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Our next show will be at the Museum of Commerce located in Historic Pensacola on Thursday, June 6, 2019. Doors open at 5:00 p.m. and the show starts promptly at 6:00 p.m. Our featured artists are Wild Ponies, John Common and Jess Denicola, and Abe Partridge

Tickets are $10 per person and may be purchased online in advance until 2:00 p.m. on the day of the show. You will receive an email confirmation of your purchase and you simply check-in at the door under your name. Tickets may also be purchased at the door if seats are available. Seating is first-come first-served.  

Wild Ponies
Credit Nielson Hubbard

Although they're based in Nashville, Wild Ponies have always looked to Southwest Virginia for inspiration. There, in mountain towns like Galax, old-time American music continues to thrive, supported by a community of fiddlers, flat-pickers, and fans.

Growing up, Doug Williams spent hours watching and learning as his grandfather played banjo alongside local musical legends like Snake and Kyle Dean.

Telisha Williams was steeped in the same traditions and grew up playing with and keeping up with the best of the boys. The result is a broad, bold approach to Appalachian music appealing across generations.

Says Telisha, "This Old-Time style will always weave its way through everything we do. It's been there from the start."

John Common and Jess Denicola
Credit Lucia de Giovanni

John Common spent most of his youth in Pensacola. When he was thirteen years old, Common found his older brother's Epiphone acoustic guitar in a closet and began writing songs. While still in high school, John founded and fronted the psychedelic roots rock band Bunkhouse Jones, making two records and touring the South during school vacations. Later, in Colorado, he founded the very popular and critically acclaimed bands Rainville, and Blinding Flashes of Light.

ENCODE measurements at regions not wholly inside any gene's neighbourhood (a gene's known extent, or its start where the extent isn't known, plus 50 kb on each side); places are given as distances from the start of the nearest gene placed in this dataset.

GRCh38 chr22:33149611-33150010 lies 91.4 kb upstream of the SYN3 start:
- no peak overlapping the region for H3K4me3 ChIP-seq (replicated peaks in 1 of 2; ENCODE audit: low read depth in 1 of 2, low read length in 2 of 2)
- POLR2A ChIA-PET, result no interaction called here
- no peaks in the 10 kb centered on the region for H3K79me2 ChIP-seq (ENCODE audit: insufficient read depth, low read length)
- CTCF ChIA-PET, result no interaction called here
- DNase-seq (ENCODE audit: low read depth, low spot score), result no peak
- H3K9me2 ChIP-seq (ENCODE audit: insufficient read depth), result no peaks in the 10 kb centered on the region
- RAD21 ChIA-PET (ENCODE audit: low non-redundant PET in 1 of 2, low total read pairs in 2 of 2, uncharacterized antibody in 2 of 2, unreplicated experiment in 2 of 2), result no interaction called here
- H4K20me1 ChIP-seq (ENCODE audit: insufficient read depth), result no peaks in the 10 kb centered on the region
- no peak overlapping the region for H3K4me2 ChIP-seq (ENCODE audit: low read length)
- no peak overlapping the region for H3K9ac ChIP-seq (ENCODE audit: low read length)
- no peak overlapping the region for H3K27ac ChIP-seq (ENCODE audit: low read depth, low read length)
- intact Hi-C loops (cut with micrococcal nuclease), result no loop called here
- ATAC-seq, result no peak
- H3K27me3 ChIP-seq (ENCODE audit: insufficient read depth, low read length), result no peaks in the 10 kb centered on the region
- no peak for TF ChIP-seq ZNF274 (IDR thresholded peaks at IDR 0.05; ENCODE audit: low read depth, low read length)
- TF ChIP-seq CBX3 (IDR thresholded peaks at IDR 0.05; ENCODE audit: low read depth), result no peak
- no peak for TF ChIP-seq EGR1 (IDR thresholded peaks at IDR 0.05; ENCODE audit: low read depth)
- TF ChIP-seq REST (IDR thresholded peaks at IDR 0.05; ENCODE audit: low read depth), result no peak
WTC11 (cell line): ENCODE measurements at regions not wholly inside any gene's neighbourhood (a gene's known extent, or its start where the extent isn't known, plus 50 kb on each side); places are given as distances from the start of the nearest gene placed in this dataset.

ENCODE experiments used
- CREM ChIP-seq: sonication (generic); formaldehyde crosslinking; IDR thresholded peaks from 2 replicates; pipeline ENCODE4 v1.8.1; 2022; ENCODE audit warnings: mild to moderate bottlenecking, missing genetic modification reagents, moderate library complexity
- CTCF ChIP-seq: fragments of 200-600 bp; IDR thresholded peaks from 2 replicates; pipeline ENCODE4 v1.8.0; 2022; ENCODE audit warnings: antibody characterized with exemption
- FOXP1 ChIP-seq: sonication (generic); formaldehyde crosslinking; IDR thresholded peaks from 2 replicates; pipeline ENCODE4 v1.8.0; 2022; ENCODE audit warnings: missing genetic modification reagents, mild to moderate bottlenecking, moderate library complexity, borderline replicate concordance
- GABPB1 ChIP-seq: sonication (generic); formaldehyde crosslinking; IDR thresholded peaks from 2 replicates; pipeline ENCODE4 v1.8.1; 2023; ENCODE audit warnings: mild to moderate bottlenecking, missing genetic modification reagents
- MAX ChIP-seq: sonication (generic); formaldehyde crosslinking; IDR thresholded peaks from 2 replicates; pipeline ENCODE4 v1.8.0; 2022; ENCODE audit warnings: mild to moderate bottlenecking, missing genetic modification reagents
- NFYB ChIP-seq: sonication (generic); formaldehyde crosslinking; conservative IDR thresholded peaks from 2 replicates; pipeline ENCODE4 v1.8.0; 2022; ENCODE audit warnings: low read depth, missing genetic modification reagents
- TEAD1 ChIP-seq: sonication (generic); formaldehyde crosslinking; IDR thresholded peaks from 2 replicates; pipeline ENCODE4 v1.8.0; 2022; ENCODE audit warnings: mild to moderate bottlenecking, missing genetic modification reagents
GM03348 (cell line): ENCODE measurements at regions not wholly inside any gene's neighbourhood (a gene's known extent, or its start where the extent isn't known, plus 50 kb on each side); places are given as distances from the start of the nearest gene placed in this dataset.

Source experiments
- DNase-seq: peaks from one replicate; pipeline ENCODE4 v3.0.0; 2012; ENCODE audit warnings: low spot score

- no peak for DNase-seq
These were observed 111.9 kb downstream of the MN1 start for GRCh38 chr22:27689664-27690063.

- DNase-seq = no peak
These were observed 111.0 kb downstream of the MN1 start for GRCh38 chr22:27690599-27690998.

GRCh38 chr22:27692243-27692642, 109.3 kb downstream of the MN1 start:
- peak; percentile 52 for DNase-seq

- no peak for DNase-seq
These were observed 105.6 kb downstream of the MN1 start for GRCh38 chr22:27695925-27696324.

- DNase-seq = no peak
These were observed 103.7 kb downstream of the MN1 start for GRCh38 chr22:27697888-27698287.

It was during this period that he met Jess Denicola. The two have been performing together ever since, in between John’s solo gigs and Jess’ commitments to other projects. As a songwriter, John attributes his vision to broken things, including cars, careers, and people.

Abe Partridge
Credit Cathy Partridge

Abe Partridge grew up in Alabama. He was a grunge-loving child of the 1990s until he had an awakening and by his early twenties, he had completed divinity school and moved to a rural enclave in Kentucky. There was no high-speed internet, no jam-packed cable systems, no clogged FM radio band, nothing but land and hard working people, and music.

Years later, after participating in the Gulf Coast Songwriter Shootout, he was approached by Shawn Byrne, who encouraged Abe to follow him back to Nashville and record in his studio.

The resulting two albums were popular with fans and critics but says Abe, "Playing for people, striking a chord with people, for me that’s what it’s really all about. It’s like with preaching, you need to reach them emotionally, you need to make a connection, to make people feel and believe. That’s always what I’ve wanted to do.”

Purchase Tickets Here

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